S: Final-Recipient: rfc822; user1@example1.com
     S: Action: relayed
     S: Status: 2.1.9
     S: Remote-MTA: dns; smtp.example3.com
     S: Last-Attempt-Date: Mon,  1 Jan 2001 19:15:03 -0500
     S:
     S: --%%%%
     S: Content-Type: message/tracking-status
     S:
     S: Original-Envelope-Id: 12345-20010101@example.com
     S: Reporting-MTA: dns; smtp.example3.com
     S: Arrival-Date: Mon,  1 Jan 2001 15:15:15 -0500
     S:
     S: Original-Recipient: rfc822; user2@example1.com
     S: Final-Recipient: rfc822; user4@example3.com
     S: Action: delivered
     S: Status: 2.5.0
     S:
     S: --%%%%--
     S: .

     Example #11 Firewall, Combining Per-Recipient Blocks:
     C: TRACK <12345-20010101@example.com> YWJjZGVmZ2gK
     S: +OK+ Tracking information follows
     S: Content-Type: multipart/related; boundary=%%%%; type=tracking-status



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     S:
     S: --%%%%
     S: Content-Type: message/tracking-status
     S:
     S: Original-Envelope-Id: 12345-20010101@example.com
     S: Reporting-MTA: dns; example2.com
     S: Arrival-Date: Mon,  1 Jan 2001 15:15:15 -0500
     S:
     S: Original-Recipient: rfc822; user1@example1.com
     S: Final-Recipient: rfc822; user1@example1.com
     S: Action: relayed
     S: Status: 2.1.9
     S: Remote-MTA: dns; smtp.example3.com
     S: Last-Attempt-Date: Mon,  1 Jan 2001 19:15:03 -0500
     S:
     S: Original-Recipient: rfc822; user2@example1.com
     S: Final-Recipient: rfc822; user4@example3.com
     S: Action: delivered
     S: Status: 2.5.0
     S:
     S: --%%%%--
     S: .

     Example #12 Firewall, Hiding System Names Behind the Firewall:
     C: TRACK <12345-20010101@example.com> YWJjZGVmZ2gK
     S: +OK+ Tracking information follows
     S: Content-Type: multipart/related; boundary=%%%%; type=tracking-status
     S:
     S: --%%%%
     S: Content-Type: message/tracking-status
     S:
     S: Original-Envelope-Id: 12345-20010101@example.com
     S: Reporting-MTA: dns; example2.com
     S: Arrival-Date: Mon,  1 Jan 2001 15:15:15 -0500
     S:
     S: Original-Recipient: rfc822; user1@example1.com
     S: Final-Recipient: rfc822; user1@example1.com
     S: Action: relayed
     S: Status: 2.1.9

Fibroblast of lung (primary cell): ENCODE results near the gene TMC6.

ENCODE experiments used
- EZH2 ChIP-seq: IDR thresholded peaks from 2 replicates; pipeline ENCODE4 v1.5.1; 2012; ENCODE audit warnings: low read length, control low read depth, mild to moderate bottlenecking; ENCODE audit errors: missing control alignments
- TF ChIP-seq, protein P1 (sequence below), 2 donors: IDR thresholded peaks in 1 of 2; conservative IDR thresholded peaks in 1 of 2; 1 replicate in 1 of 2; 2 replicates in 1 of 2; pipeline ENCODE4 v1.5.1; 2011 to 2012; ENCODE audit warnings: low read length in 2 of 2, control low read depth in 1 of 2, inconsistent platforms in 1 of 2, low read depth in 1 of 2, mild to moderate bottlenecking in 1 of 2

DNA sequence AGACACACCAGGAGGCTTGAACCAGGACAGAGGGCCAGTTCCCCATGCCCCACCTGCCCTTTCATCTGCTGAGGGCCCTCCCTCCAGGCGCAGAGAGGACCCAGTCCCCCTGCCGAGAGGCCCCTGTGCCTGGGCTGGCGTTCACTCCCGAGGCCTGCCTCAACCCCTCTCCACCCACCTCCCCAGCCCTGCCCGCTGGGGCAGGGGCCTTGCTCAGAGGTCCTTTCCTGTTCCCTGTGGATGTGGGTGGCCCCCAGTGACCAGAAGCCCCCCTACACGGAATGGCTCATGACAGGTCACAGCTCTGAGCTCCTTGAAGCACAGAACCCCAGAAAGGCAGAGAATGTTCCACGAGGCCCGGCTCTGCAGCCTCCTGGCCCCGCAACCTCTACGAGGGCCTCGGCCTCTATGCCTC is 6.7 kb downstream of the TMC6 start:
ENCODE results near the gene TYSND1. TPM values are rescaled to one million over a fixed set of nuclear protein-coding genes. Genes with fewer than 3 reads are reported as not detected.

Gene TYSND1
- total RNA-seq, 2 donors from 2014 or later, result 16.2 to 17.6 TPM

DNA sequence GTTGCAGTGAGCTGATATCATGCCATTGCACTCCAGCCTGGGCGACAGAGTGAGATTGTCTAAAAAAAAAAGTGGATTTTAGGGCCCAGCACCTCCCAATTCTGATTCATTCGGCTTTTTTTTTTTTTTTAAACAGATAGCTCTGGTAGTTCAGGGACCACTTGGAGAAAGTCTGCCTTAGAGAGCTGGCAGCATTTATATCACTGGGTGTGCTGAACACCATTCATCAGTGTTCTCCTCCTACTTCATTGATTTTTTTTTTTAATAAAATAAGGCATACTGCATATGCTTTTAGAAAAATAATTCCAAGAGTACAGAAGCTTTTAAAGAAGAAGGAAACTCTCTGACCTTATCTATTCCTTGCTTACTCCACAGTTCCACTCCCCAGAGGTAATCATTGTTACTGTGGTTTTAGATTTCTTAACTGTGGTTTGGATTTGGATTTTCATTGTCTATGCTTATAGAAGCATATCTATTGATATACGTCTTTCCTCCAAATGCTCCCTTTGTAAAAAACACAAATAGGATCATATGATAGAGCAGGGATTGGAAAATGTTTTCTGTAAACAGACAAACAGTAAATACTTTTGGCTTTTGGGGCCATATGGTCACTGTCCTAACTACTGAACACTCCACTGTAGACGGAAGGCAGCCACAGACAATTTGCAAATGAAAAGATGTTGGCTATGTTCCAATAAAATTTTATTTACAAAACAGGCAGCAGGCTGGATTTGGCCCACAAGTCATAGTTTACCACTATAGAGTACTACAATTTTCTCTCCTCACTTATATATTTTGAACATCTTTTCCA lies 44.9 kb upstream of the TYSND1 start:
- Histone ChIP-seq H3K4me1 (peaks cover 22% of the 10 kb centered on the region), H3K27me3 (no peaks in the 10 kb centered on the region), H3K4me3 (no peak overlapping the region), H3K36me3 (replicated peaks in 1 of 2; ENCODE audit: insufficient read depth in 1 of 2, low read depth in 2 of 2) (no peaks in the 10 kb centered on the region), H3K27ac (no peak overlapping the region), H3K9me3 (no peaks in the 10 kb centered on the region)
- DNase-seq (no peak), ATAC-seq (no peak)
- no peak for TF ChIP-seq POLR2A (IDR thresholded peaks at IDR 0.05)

S: Remote-MTA: dns; example2.com
     S: Last-Attempt-Date: Mon,  1 Jan 2001 19:15:03 -0500
     S:
     S: --%%%%
     S: Content-Type: message/tracking-status
     S:
     S: Original-Envelope-Id: 12345-20010101@example.com
     S: Reporting-MTA: dns; example2.com
     S: Arrival-Date: Mon,  1 Jan 2001 15:15:15 -0500



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     S:
     S: Original-Recipient: rfc822; user2@example1.com
     S: Final-Recipient: rfc822; user4@example1.com
     S: Action: delivered
     S: Status: 2.5.0
     S:
     S: --%%%%--
     S: .

5.  COMMENT Command

     Syntax:
          "COMMENT" opt-text CRLF

          opt-text = [WSP *(VCHAR / WSP)]

     When the client issues the COMMENT command, the MTQP server MUST
respond with a successful response (+OK or +OK+).  All optional text
provided with the COMMENT command are ignored.

6.  STARTTLS Command

     Syntax:
          "STARTTLS" [WSP hostname] CRLF

     TLS [TLS], more commonly known as SSL, is a popular mechanism for
enhancing TCP communications with privacy and authentication.  An MTQP
server MAY support TLS.  If an MTQP server supports TLS, it MUST include
"STARTTLS" in the option specifications list on protocol startup.

     The optional parameter, if specified, MUST be a fully qualified
domain name.  A client MAY specify the hostname it believes it is speak-
ing with so that the server may respond with the proper TLS certificate.
This is useful for virtual servers that provide message tracking for
multiple domains (i.e., virtual hosting).

     If the server returns a negative response, it MAY use one of the
following response codes:
     "/" "unsupported"
     "/" "unavailable"
     "/" "tlsinprogress"

     If TLS is not supported, then a response code of "/unsupported"
SHOULD be used.  If TLS is not available for some other reason, then a
response code of "/unavailable" SHOULD be used.  If a TLS session is
already in progress, then it is a protocol error and "-BAD" MUST be
returned with a response code of "/tlsinprogress".




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     After receiving a positive response to a STARTTLS command, the
client MUST start the TLS negotiation before giving any other MTQP com-
mands.

     If the MTQP client is using pipelining (see below), the STARTTLS
command must be the last command in a group.

6.1.  Processing After the STARTTLS Command